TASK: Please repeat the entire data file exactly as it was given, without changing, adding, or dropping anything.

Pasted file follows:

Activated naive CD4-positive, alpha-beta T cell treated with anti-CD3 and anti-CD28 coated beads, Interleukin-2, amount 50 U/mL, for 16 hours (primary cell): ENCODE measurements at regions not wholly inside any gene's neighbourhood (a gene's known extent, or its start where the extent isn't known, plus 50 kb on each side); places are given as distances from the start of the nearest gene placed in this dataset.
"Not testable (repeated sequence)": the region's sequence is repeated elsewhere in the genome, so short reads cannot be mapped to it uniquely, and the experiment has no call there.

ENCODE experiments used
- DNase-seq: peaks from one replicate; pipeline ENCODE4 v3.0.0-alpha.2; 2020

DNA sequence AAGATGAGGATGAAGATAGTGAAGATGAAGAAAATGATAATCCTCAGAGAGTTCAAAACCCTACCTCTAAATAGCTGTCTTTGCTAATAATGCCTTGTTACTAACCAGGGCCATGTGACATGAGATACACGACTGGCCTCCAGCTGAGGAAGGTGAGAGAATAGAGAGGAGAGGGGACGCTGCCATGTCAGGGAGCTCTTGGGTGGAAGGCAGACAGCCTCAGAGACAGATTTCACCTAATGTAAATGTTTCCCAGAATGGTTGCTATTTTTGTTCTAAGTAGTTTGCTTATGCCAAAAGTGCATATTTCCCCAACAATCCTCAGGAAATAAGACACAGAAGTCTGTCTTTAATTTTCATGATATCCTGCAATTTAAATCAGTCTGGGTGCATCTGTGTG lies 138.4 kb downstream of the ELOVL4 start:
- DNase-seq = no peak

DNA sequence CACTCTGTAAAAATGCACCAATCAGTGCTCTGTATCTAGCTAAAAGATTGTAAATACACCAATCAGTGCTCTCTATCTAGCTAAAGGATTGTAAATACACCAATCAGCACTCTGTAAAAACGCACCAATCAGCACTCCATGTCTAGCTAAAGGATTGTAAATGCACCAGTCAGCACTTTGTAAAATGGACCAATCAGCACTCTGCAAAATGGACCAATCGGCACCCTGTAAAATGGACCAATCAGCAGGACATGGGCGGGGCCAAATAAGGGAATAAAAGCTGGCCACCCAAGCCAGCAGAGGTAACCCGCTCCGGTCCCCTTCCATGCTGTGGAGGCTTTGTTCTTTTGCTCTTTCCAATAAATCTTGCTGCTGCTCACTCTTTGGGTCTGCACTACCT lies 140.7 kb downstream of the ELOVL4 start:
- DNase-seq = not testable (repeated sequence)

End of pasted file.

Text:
Activated naive CD4-positive, alpha-beta T cell treated with anti-CD3 and anti-CD28 coated beads, Interleukin-2, amount 50 U/mL, for 16 hours (primary cell): ENCODE measurements at regions not wholly inside any gene's neighbourhood (a gene's known extent, or its start where the extent isn't known, plus 50 kb on each side); places are given as distances from the start of the nearest gene placed in this dataset.
"Not testable (repeated sequence)": the region's sequence is repeated elsewhere in the genome, so short reads cannot be mapped to it uniquely, and the experiment has no call there.

ENCODE experiments used
- DNase-seq: peaks from one replicate; pipeline ENCODE4 v3.0.0-alpha.2; 2020

DNA sequence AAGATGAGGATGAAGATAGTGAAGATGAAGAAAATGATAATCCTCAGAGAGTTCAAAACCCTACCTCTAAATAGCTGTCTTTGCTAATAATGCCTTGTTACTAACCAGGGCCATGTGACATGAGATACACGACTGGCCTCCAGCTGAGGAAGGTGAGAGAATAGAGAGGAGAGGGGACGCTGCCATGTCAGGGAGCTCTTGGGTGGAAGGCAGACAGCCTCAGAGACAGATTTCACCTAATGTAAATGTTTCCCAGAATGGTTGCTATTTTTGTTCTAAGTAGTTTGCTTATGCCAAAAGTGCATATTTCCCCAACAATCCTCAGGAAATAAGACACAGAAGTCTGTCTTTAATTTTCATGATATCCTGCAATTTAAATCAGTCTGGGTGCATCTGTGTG lies 138.4 kb downstream of the ELOVL4 start:
- DNase-seq = no peak

DNA sequence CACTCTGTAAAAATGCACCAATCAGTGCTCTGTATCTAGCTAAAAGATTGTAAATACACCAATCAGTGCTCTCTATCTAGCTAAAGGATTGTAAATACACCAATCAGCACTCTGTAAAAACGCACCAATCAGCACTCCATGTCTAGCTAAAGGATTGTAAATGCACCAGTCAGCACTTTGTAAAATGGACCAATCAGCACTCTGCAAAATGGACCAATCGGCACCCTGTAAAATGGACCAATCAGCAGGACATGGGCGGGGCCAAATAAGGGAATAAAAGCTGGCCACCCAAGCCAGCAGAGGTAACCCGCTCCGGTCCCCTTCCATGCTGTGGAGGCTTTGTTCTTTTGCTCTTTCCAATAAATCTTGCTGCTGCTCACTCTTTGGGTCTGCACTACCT lies 140.7 kb downstream of the ELOVL4 start:
- DNase-seq = not testable (repeated sequence)